This month, Europe’s hefty outlay for ensuring energy supplies and cushioning consumers from price increases surpassed €700 billion, as governments increased their interventions in the face of falling temperatures.

According to the Brussels-based think tank Bruegel, countries in the European Union have planned and committed almost €600 billion in support since September 2021 to shield consumers from rising expenses. This is a €50 billion rise over the previous month’s figure. As the area continues to deal with the impact of Russia’s invasion of Ukraine, measures in the United Kingdom and Norway add €105 billion to that amount.


Price Ceiling

The latest data are likely to increase pressure on the EU to reach a gas price ceiling before Christmas. The conversations come as temperatures in the northern section of the continent are expected to be “unseasonably cold” next week, according to forecaster Maxar.

The amount spent is nearly equal to the EU’s historic joint bond issuance initiative, which was initiated to help protect the region’s economy from the coronavirus outbreak. Bruegel proposed that the EU establish an energy crisis fund to aid in the fight against the crisis and to level the potential toll on nations’ bottom lines.

The government of Prime Minister Giorgia Meloni has allocated two-thirds of its €30 billion budget for next year to offer relief to people and companies experiencing high energy bills. This is in addition to the €75 billion already spent to keep the economy afloat. The vast majority of which has gone toward relief measures. These include tax incentives for businesses and families. It also includes tax cuts designed to lower gasoline prices at the pump.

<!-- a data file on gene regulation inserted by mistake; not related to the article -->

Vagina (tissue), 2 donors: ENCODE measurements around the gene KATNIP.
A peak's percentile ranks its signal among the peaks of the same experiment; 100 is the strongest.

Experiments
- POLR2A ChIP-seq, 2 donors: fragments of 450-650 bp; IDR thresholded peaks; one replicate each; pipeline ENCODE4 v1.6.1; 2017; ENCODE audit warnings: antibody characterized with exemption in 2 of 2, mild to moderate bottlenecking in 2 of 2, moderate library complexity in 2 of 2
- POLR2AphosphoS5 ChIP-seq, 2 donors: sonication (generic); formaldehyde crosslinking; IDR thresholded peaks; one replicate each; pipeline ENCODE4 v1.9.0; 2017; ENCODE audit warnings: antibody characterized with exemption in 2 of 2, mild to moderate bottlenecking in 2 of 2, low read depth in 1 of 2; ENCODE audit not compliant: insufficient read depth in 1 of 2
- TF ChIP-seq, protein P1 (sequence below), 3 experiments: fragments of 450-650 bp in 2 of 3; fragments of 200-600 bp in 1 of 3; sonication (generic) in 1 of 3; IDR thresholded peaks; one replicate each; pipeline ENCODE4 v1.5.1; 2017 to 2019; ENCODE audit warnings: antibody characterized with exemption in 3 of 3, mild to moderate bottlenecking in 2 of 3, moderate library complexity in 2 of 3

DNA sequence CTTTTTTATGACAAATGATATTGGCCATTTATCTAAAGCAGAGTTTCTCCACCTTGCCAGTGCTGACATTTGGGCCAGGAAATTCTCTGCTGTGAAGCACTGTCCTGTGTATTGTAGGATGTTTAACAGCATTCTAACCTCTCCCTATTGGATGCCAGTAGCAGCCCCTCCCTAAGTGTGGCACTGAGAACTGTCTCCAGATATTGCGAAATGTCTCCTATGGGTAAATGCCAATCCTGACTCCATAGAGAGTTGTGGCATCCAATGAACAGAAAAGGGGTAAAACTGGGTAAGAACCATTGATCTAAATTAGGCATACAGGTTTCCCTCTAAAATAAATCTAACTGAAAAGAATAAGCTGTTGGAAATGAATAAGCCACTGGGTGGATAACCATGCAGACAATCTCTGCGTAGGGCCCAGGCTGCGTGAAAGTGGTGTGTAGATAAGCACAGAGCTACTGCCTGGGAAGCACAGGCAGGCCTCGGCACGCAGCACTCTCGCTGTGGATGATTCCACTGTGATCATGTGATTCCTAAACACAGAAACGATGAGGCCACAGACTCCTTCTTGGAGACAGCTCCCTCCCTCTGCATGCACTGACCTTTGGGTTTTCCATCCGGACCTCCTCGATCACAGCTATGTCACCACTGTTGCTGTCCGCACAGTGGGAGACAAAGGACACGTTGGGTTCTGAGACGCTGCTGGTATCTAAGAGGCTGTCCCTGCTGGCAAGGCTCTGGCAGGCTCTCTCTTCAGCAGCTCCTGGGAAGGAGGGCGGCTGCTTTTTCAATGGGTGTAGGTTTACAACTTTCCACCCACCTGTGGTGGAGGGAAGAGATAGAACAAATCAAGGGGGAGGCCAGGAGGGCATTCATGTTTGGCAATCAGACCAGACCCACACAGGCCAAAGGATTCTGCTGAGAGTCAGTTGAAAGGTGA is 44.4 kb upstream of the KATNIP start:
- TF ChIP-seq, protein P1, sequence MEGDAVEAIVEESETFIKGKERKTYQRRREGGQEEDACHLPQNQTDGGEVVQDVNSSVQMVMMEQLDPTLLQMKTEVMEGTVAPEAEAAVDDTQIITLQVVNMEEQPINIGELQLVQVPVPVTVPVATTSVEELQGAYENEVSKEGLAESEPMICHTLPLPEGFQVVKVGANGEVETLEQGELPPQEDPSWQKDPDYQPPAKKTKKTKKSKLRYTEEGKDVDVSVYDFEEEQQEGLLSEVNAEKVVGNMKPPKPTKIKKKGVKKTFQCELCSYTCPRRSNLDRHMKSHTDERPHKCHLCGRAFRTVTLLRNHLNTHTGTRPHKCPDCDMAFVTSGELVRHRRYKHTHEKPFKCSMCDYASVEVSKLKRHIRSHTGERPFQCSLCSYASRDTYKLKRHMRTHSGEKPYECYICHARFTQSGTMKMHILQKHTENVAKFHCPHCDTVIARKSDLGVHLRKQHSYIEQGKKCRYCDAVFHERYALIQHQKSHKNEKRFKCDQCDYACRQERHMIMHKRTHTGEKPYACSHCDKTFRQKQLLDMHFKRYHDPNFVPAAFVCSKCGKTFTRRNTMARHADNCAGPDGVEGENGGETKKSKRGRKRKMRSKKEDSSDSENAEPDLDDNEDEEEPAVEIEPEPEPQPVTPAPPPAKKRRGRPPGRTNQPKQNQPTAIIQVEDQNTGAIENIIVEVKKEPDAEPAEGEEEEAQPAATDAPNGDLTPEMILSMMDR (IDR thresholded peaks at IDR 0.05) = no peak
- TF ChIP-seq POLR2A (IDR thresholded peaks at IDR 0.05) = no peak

This month, energy ministers will hold the latest in a series of emergency meetings in an attempt to finalize a package of measures to mitigate the effects of rising natural gas prices. The package was halted while countries attempted to overcome a major disagreement over the level at which the price cap should be set.

At the same time, countries are coping with a price ceiling on Russian crude oil exports. It aims to keep flows coming from Moscow while restricting income. The United Nations reported last week that the official civilian death toll from the Ukraine war had increased to roughly 6,900, with over 10,000 civilians injured.

Russia-Ukraine War Impact

It has been impossible to confirm the deaths of military troops in Ukraine. Although, the number of soldiers thought to have been killed in Ukraine is estimated to be 25,000-30,000 for each side. The Economist predicts that this winter’s high gas and power prices will cause an additional 147,000 deaths in typical winter.

If Europe experiences a very harsh winter. It might increase the effects of climate change, and that figure might jump to 185,000. This is a 6.0% increase. It also claims that a hard winter could result in an additional 335,000 deaths. Even in the unlikely event of a moderate winter, that sum would be significant. It might be tens of thousands more deaths than in recent years. If the winter is mild, The Economic estimates 79,000 deaths.

The statistical model used by the Economist comprised all 27 European Union member countries. It also includes the United Kingdom, Switzerland, and Norway. Other countries, including Estonia and Finland, might have higher per-person mortality. People in the United Kingdom and France will also have an impact. The model on the effects of high energy prices on fatalities did not include Ukraine.

However, war-related damage to Ukraine’s energy infrastructure would almost certainly have a devastating humanitarian impact on Ukrainians. Many reports have appeared in recent weeks quoting Europeans. Reports say that they might have to turn off the heating due to high fuel prices. Therefore amplifying the effect of cold weather on fatalities by increasing people’s exposure to low temperatures. The elderly and those living alone or on low to medium incomes in Europe will pay the largest price.

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